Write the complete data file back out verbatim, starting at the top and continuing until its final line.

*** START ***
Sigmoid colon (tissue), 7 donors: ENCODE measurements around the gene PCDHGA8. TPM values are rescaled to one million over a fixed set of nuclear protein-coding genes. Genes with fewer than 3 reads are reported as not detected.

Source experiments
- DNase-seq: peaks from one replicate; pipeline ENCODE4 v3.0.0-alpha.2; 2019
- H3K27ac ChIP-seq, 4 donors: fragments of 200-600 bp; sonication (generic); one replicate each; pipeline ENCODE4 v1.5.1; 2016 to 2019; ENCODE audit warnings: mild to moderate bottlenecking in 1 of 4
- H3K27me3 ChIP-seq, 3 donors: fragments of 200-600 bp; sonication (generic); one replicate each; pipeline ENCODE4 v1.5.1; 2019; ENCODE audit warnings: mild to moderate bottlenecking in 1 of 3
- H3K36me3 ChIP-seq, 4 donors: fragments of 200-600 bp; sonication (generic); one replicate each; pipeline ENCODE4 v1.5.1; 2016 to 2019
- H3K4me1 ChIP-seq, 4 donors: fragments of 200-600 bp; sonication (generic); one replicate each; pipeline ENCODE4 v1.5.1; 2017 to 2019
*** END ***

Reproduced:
Sigmoid colon (tissue), 7 donors: ENCODE measurements around the gene PCDHGA8. TPM values are rescaled to one million over a fixed set of nuclear protein-coding genes. Genes with fewer than 3 reads are reported as not detected.

Source experiments
- DNase-seq: peaks from one replicate; pipeline ENCODE4 v3.0.0-alpha.2; 2019
- H3K27ac ChIP-seq, 4 donors: fragments of 200-600 bp; sonication (generic); one replicate each; pipeline ENCODE4 v1.5.1; 2016 to 2019; ENCODE audit warnings: mild to moderate bottlenecking in 1 of 4
- H3K27me3 ChIP-seq, 3 donors: fragments of 200-600 bp; sonication (generic); one replicate each; pipeline ENCODE4 v1.5.1; 2019; ENCODE audit warnings: mild to moderate bottlenecking in 1 of 3
- H3K36me3 ChIP-seq, 4 donors: fragments of 200-600 bp; sonication (generic); one replicate each; pipeline ENCODE4 v1.5.1; 2016 to 2019
- H3K4me1 ChIP-seq, 4 donors: fragments of 200-600 bp; sonication (generic); one replicate each; pipeline ENCODE4 v1.5.1; 2017 to 2019